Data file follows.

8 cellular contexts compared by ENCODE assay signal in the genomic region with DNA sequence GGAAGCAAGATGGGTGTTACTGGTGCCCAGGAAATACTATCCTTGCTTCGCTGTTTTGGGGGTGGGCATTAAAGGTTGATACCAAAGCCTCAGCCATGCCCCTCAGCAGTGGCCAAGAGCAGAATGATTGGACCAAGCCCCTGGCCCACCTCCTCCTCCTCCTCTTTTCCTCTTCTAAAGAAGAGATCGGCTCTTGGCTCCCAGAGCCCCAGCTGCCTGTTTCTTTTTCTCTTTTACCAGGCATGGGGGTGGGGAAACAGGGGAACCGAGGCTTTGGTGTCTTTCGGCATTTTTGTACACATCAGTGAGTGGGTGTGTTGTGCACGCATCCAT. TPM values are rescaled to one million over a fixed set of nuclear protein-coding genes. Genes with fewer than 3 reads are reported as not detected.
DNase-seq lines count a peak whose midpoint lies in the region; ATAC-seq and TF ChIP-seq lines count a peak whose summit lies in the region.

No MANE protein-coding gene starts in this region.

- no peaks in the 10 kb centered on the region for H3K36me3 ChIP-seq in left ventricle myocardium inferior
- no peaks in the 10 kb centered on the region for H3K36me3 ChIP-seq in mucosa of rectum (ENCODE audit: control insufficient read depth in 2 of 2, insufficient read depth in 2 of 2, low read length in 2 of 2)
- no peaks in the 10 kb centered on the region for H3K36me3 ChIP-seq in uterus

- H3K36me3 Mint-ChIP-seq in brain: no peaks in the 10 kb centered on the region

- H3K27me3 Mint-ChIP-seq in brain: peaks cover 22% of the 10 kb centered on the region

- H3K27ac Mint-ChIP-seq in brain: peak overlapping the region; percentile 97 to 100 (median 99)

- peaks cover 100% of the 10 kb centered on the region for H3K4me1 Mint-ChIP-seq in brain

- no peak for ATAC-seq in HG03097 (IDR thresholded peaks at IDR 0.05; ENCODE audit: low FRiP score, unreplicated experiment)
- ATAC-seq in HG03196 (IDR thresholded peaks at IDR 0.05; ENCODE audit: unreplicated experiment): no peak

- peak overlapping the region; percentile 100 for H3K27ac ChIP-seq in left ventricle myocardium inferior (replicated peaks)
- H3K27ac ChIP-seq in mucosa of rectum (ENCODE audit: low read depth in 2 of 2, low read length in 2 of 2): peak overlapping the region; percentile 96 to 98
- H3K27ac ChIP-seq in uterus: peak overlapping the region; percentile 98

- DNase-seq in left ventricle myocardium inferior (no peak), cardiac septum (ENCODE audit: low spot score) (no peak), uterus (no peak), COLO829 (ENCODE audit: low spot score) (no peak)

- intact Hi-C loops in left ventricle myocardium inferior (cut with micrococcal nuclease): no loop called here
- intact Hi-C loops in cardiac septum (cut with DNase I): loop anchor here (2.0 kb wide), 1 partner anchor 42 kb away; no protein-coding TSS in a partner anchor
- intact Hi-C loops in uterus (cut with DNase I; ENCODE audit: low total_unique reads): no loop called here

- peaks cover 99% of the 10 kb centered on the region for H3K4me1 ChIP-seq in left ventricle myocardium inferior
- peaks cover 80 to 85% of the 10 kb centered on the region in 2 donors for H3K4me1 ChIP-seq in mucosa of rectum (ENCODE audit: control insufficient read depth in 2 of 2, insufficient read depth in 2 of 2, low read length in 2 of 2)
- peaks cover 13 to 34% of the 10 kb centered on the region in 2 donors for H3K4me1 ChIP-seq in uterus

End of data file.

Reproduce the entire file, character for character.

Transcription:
8 cellular contexts compared by ENCODE assay signal in the genomic region with DNA sequence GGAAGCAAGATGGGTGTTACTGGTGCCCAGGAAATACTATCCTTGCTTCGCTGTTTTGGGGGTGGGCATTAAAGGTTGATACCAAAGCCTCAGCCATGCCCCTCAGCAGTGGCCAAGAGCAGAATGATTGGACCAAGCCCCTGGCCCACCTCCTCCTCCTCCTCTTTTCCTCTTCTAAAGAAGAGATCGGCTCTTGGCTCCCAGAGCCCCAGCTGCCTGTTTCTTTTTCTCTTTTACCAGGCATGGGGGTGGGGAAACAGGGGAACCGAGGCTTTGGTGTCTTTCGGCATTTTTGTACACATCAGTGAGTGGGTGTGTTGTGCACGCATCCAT. TPM values are rescaled to one million over a fixed set of nuclear protein-coding genes. Genes with fewer than 3 reads are reported as not detected.
DNase-seq lines count a peak whose midpoint lies in the region; ATAC-seq and TF ChIP-seq lines count a peak whose summit lies in the region.

No MANE protein-coding gene starts in this region.

- no peaks in the 10 kb centered on the region for H3K36me3 ChIP-seq in left ventricle myocardium inferior
- no peaks in the 10 kb centered on the region for H3K36me3 ChIP-seq in mucosa of rectum (ENCODE audit: control insufficient read depth in 2 of 2, insufficient read depth in 2 of 2, low read length in 2 of 2)
- no peaks in the 10 kb centered on the region for H3K36me3 ChIP-seq in uterus

- H3K36me3 Mint-ChIP-seq in brain: no peaks in the 10 kb centered on the region

- H3K27me3 Mint-ChIP-seq in brain: peaks cover 22% of the 10 kb centered on the region

- H3K27ac Mint-ChIP-seq in brain: peak overlapping the region; percentile 97 to 100 (median 99)

- peaks cover 100% of the 10 kb centered on the region for H3K4me1 Mint-ChIP-seq in brain

- no peak for ATAC-seq in HG03097 (IDR thresholded peaks at IDR 0.05; ENCODE audit: low FRiP score, unreplicated experiment)
- ATAC-seq in HG03196 (IDR thresholded peaks at IDR 0.05; ENCODE audit: unreplicated experiment): no peak

- peak overlapping the region; percentile 100 for H3K27ac ChIP-seq in left ventricle myocardium inferior (replicated peaks)
- H3K27ac ChIP-seq in mucosa of rectum (ENCODE audit: low read depth in 2 of 2, low read length in 2 of 2): peak overlapping the region; percentile 96 to 98
- H3K27ac ChIP-seq in uterus: peak overlapping the region; percentile 98

- DNase-seq in left ventricle myocardium inferior (no peak), cardiac septum (ENCODE audit: low spot score) (no peak), uterus (no peak), COLO829 (ENCODE audit: low spot score) (no peak)

- intact Hi-C loops in left ventricle myocardium inferior (cut with micrococcal nuclease): no loop called here
- intact Hi-C loops in cardiac septum (cut with DNase I): loop anchor here (2.0 kb wide), 1 partner anchor 42 kb away; no protein-coding TSS in a partner anchor
- intact Hi-C loops in uterus (cut with DNase I; ENCODE audit: low total_unique reads): no loop called here

- peaks cover 99% of the 10 kb centered on the region for H3K4me1 ChIP-seq in left ventricle myocardium inferior
- peaks cover 80 to 85% of the 10 kb centered on the region in 2 donors for H3K4me1 ChIP-seq in mucosa of rectum (ENCODE audit: control insufficient read depth in 2 of 2, insufficient read depth in 2 of 2, low read length in 2 of 2)
- peaks cover 13 to 34% of the 10 kb centered on the region in 2 donors for H3K4me1 ChIP-seq in uterus